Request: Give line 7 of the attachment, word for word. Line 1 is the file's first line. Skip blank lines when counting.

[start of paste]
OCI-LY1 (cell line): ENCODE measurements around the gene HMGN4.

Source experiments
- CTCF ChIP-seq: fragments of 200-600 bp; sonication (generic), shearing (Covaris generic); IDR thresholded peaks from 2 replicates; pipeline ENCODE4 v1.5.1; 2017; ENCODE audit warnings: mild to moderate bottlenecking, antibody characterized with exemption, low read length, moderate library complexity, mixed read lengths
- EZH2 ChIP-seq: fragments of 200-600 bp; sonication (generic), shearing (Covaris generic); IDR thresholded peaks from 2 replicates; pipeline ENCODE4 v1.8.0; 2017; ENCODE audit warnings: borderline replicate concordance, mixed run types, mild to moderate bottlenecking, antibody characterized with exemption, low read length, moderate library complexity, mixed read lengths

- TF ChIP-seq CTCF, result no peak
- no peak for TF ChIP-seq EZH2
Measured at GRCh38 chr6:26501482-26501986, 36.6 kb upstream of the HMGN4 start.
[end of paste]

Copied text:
Measured at GRCh38 chr6:26501482-26501986, 36.6 kb upstream of the HMGN4 start.